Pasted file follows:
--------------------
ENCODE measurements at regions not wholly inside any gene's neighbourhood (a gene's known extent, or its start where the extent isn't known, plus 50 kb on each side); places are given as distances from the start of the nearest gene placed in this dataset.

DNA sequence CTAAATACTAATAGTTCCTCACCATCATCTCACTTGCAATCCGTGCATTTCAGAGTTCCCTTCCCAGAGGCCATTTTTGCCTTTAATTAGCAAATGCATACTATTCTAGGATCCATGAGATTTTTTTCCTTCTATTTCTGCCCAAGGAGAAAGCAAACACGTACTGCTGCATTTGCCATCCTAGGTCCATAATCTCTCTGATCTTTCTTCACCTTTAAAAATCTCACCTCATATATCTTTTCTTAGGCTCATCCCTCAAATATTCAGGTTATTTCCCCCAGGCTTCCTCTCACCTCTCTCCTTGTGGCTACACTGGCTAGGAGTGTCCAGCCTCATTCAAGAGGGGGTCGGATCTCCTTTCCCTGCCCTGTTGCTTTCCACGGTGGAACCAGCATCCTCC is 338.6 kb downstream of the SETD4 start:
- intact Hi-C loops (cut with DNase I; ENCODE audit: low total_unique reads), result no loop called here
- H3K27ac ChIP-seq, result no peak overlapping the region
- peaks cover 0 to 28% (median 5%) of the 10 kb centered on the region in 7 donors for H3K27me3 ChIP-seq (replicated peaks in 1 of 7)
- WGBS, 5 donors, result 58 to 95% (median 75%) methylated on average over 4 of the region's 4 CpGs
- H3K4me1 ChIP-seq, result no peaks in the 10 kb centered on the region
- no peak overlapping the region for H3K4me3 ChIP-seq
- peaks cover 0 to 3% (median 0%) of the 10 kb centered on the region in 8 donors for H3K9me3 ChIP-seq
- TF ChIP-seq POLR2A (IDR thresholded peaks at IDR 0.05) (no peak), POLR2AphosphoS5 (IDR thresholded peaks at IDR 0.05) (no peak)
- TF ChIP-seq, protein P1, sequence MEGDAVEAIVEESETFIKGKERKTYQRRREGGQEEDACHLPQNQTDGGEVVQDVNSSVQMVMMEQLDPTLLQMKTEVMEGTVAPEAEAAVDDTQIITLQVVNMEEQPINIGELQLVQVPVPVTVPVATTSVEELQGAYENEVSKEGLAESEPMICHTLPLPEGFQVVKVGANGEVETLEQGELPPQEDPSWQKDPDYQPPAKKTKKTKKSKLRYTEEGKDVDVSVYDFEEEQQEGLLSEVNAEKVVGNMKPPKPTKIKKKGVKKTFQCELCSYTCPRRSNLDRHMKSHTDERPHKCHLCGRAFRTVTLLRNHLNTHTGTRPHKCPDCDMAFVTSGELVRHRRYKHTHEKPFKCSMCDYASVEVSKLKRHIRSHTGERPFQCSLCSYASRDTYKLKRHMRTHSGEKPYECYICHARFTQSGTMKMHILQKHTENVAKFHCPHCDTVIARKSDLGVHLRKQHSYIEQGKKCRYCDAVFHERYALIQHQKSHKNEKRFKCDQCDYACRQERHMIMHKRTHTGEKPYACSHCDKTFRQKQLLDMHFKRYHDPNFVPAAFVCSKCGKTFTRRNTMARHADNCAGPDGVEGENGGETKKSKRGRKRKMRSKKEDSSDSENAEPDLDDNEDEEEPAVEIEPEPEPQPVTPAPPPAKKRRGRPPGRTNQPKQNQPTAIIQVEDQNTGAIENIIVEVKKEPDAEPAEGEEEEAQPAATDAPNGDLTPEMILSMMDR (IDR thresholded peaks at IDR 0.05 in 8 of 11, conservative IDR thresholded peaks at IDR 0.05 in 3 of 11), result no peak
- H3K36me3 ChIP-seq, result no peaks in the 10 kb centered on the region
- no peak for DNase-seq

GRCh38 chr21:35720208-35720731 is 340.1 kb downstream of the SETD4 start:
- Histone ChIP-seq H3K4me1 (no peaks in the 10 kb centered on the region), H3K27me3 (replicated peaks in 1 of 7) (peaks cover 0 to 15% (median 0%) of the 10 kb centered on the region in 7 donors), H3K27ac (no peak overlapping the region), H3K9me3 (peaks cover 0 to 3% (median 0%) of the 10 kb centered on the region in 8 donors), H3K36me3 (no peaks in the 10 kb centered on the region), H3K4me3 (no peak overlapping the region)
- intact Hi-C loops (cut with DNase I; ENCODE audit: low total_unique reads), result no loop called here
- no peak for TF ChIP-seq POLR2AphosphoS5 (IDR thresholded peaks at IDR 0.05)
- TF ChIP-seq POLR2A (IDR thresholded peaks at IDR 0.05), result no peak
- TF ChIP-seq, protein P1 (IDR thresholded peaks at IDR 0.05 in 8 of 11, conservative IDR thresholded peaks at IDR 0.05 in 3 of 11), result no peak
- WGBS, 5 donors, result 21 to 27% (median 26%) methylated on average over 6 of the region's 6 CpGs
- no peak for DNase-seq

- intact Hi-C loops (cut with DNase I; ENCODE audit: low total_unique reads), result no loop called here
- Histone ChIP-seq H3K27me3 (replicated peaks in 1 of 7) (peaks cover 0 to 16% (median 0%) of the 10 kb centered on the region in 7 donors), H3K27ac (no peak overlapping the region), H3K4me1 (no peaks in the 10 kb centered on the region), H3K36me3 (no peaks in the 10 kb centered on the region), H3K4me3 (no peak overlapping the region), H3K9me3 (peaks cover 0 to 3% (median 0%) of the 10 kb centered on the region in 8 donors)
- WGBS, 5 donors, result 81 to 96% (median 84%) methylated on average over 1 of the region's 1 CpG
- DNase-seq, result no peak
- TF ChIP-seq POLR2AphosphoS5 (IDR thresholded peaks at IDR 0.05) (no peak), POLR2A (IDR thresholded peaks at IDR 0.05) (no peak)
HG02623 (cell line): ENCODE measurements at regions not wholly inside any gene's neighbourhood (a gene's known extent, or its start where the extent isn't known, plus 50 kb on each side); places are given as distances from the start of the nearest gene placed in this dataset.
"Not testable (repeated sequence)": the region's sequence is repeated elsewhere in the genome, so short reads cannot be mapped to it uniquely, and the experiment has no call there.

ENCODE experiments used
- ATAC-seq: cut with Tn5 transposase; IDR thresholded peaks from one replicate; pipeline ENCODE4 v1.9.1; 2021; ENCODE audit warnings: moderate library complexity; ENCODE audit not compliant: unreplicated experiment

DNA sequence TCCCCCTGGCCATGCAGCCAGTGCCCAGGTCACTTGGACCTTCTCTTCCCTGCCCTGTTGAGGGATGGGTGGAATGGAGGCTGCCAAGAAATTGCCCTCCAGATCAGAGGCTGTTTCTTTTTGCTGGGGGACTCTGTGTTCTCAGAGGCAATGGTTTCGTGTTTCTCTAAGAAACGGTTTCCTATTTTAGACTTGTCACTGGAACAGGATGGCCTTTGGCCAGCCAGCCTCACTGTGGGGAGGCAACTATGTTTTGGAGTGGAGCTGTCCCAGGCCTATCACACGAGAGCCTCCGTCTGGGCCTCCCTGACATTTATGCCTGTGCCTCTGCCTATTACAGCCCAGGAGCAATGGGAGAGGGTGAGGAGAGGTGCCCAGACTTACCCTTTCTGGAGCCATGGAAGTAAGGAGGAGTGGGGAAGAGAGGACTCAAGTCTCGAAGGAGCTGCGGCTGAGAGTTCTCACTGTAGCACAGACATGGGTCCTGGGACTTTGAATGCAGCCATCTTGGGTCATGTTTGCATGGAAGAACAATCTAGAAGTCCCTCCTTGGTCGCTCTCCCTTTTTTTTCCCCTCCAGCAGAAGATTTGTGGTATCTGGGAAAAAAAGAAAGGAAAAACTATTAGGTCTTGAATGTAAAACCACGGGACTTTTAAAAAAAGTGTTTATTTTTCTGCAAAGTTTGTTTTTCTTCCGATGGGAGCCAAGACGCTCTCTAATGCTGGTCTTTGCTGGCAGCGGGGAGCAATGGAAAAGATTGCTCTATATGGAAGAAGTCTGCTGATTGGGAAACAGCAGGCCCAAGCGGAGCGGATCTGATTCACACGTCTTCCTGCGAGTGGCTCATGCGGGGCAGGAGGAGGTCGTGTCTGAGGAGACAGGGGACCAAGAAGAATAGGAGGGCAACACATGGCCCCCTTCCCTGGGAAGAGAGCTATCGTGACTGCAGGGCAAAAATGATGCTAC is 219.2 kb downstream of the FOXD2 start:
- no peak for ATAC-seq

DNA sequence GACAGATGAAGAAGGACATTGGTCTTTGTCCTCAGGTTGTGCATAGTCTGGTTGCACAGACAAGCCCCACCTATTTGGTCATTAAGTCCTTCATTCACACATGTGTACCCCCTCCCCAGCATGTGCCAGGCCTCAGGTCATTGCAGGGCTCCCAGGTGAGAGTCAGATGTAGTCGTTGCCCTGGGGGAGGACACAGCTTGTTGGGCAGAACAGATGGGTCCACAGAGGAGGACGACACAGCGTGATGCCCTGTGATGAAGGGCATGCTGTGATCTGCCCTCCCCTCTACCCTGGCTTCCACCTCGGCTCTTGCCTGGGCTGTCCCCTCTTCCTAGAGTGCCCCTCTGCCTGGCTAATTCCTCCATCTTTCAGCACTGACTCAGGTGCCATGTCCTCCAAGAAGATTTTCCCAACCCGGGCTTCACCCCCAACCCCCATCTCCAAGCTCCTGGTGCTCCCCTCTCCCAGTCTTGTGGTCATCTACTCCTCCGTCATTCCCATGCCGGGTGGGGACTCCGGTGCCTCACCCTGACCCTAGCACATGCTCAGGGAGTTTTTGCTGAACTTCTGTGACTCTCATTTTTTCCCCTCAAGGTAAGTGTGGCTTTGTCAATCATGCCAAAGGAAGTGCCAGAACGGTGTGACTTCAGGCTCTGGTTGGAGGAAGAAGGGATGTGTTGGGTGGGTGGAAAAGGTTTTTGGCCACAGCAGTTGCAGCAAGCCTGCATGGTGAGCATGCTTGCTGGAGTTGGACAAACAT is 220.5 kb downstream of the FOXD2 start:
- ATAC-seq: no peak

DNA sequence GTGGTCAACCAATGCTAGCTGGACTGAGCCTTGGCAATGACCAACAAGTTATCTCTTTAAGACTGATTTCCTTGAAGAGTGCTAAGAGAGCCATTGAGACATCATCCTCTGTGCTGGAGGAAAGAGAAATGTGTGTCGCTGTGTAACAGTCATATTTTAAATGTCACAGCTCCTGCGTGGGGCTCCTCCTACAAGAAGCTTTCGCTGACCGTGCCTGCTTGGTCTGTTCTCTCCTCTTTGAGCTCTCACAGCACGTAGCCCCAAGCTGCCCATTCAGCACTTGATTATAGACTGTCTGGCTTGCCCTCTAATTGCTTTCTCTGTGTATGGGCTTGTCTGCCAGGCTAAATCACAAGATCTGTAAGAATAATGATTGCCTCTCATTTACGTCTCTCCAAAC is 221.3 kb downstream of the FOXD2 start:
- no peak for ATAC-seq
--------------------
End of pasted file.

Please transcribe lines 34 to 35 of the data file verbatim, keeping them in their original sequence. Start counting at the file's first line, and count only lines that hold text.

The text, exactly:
- ATAC-seq: no peak

DNA sequence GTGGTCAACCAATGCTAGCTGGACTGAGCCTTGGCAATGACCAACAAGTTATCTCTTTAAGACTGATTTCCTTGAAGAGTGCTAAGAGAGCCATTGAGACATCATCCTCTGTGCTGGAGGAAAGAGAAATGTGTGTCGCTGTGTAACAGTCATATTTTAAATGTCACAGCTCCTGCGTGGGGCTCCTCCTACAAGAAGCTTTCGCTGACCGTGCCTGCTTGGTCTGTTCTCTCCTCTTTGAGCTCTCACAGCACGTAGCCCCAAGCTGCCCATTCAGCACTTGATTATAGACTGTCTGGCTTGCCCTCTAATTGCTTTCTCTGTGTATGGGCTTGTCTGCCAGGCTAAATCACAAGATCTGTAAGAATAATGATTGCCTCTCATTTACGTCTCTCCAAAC is 221.3 kb downstream of the FOXD2 start: